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Originally published December 19 2014

Congress authorizes federal government to collect and use all private communications by U.S. citizens

by J. D. Heyes

(NaturalNews) A House Republican is criticizing a piece of legislation just passed by Congress as grossly unconstitutional because it essentially gives the federal government and local law enforcement "unlimited access to the communications of every American."

As reported by, Rep. Justin Amash of Wisconsin said he found a passage in the Intelligence Authorization Act for fiscal year 2015 that had been amended with a section authorizing "the acquisition, retention and dissemination" of all communications data from American citizens. After making the discovery, Amash tried in vain to organize a roll call (on the record) vote on the bill.

However, the measure was passed December 11 on a 325-100 voice vote (which absolves members from having to actually identify whether or not they supported the legislation), giving the bill a green light to advance. Amash called it "one of the most egregious sections of law I've ever encountered during my time as a representative."

[Editor's note: A "voice vote" is generally the quickest kind of vote a deliberative legislative body can take. The presiding officer of the chamber merely puts the question to the body, which then signals by voice "aye" or "nay;" the count is an estimate by the presiding officer; in close cases this can be an imprecise method but according to the final "count" in this instance, it appears as if most lawmakers supported the bill].

A report in National Journal said 55 Democrats and 45 Republicans opposed the 47-page bill. The online news site also reported that the measure had already passed the Senate by unanimous consent (no opposition), and President Obama is expected to sign it.

'Troubling new provision ...'

According to, the bill will permit authorities to monitor and collect Americans' private communications without a court order (as required by the Fourth Amendment) and then given to law enforcement agencies for investigation and possible prosecution. The bill also codifies and essentially legalizes mass warrantless surveillance, NSA style, on the country - and all without so much as a few words of debate.

In a letter to his congressional colleagues - part of his last-ditch effort to thwart the bill - Amash pleaded with lawmakers to reject the measure on constitutional grounds:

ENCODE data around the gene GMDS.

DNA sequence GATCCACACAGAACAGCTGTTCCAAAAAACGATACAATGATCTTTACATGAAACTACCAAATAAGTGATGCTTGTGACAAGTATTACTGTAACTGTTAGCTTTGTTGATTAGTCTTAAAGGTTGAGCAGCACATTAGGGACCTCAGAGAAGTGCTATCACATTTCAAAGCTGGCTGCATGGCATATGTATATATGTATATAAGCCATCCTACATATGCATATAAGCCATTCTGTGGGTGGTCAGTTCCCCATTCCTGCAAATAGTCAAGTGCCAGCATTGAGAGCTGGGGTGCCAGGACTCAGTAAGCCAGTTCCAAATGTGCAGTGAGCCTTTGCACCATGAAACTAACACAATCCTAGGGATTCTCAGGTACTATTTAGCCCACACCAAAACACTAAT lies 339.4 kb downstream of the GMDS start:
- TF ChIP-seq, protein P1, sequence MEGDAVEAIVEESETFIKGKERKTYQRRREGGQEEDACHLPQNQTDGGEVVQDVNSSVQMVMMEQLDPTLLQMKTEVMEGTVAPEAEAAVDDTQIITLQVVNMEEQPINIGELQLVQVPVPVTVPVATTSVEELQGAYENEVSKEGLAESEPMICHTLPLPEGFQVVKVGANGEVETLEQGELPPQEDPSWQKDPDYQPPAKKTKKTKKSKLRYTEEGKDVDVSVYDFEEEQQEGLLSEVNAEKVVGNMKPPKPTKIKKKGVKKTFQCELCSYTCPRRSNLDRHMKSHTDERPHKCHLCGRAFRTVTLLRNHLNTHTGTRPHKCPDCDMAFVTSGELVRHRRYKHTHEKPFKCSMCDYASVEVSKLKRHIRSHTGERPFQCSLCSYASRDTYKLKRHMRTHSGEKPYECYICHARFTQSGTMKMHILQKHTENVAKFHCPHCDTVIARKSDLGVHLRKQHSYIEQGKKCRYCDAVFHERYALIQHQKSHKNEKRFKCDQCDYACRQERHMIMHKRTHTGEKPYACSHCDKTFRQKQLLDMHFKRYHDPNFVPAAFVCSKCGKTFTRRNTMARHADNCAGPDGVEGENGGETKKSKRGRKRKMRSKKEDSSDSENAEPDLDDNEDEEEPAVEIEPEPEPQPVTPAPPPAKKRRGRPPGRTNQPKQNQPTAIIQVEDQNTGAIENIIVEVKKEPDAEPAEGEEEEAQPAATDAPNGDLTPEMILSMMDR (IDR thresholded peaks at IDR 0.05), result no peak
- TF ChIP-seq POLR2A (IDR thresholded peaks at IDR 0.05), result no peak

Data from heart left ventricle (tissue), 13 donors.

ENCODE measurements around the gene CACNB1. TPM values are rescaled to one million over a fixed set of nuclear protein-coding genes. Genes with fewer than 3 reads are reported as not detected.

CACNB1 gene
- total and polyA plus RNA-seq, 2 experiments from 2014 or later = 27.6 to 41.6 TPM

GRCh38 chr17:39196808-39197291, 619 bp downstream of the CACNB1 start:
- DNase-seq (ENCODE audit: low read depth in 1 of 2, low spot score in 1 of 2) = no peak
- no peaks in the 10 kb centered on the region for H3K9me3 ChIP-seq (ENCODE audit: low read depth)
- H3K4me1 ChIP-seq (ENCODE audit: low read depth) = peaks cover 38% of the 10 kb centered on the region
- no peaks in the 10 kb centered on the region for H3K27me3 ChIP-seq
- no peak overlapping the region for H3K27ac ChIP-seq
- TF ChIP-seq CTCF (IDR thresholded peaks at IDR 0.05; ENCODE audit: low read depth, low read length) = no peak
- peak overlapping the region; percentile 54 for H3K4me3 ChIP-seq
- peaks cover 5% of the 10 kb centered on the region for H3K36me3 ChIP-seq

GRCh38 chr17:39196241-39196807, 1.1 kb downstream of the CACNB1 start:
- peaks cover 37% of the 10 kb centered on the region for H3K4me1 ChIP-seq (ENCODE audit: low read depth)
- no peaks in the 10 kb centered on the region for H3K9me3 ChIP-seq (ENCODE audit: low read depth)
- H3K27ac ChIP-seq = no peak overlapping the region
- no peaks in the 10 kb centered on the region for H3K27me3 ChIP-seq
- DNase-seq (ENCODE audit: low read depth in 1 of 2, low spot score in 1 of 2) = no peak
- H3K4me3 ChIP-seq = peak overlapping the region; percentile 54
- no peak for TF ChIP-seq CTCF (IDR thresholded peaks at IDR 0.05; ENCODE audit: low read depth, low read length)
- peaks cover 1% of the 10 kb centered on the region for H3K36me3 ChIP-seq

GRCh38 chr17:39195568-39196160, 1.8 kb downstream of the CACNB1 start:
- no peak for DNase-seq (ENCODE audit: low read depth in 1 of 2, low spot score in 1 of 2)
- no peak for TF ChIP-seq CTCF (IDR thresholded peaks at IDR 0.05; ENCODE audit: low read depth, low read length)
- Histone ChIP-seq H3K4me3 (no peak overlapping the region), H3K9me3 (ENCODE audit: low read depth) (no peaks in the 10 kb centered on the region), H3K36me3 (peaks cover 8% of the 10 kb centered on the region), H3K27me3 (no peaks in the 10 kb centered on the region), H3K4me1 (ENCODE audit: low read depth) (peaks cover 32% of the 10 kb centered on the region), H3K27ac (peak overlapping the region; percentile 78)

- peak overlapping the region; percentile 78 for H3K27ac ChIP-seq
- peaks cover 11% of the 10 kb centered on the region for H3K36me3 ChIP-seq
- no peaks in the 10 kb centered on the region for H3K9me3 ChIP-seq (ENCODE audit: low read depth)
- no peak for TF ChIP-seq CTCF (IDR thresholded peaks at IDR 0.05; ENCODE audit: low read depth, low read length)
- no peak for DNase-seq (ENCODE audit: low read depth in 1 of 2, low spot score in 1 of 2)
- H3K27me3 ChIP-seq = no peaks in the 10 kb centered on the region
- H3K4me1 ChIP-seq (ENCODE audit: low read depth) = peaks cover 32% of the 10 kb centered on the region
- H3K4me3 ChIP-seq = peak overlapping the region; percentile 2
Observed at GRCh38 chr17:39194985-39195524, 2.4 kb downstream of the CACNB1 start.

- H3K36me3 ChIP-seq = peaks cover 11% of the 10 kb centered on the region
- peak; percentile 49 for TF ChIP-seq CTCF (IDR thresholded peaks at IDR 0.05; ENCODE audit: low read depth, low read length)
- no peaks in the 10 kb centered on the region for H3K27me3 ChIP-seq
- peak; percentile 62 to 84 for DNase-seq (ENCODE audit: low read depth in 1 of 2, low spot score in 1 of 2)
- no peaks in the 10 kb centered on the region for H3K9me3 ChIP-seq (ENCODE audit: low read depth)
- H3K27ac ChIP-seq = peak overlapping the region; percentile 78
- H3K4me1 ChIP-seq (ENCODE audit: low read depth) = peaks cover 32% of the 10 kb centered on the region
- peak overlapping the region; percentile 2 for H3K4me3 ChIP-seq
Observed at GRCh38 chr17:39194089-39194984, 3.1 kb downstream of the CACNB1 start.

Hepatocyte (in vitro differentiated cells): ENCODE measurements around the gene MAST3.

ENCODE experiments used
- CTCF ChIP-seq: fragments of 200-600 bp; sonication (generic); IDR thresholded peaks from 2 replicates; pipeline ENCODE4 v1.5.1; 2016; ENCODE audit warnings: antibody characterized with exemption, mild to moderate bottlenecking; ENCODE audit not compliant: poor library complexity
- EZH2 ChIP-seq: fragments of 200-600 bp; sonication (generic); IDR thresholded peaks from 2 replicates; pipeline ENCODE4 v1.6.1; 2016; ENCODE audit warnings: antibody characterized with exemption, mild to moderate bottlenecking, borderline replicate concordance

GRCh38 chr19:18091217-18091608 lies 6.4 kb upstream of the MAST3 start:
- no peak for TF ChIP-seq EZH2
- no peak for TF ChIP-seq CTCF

The intelligence reauthorization bill, which the House will vote on today, contains a troubling new provision that for the first time statutorily authorizes spying on U.S. citizens without legal process. ...

Sec. 309 authorizes "the acquisition, retention, and dissemination" of nonpublic communications, including those to and from U.S. persons. The section contemplates that those private communications of Americans, obtained without a court order, may be transferred to domestic law enforcement for criminal investigations.

To be clear, Sec. 309 provides the first statutory authority for the acquisition, retention, and dissemination of U.S. persons' private communications obtained without legal process such as a court order or a subpoena. The administration currently may conduct such surveillance under a claim of executive authority, such as E.O. 12333. However, Congress never has approved of using executive authority in that way to capture and use Americans' private telephone records, electronic communications, or cloud data.

Sec. 309 gives NSA carte blanche to conduct surveillance on Americans

The letter went on to note that the bill's supporters say it contains provisions that actually weaken the executive branch's ability to retain Americans' private communications beyond five years. But he said that, according to the House Permanent Select Committee on Intelligence, the executive branch already generally follows that guideline.

"In exchange for the data retention requirements that the executive already follows, Sec. 309 provides a novel statutory basis for the executive branch's capture and use of Americans' private communications," Amash wrote. "The Senate inserted the provision into the intelligence reauthorization bill [the night before the House vote]. That is no way for Congress to address the sensitive, private information of our constituents - especially when we are asked to expand our government's surveillance powers."

Other experts say Amash's concerns are well-placed.

"This whole thing is so upsetting to me," John Napier Tye, a former State Department Internet policy official who turned public whistleblower in July, told US News & World Report.

"It is good that Congress is trying to regulate 12333 activities," Tye continued. "But the language in this bill just endorses a terrible system that allows the NSA to take virtually everything Americans do online and use it however it wants according to the rules it writes."

He said the measure also allows the U.S. government to share Americans' personal data with foreign governments as well.

Will Adams, chief of staff to Amash, said there will be congressional pushback against the measure next year, according to US News.


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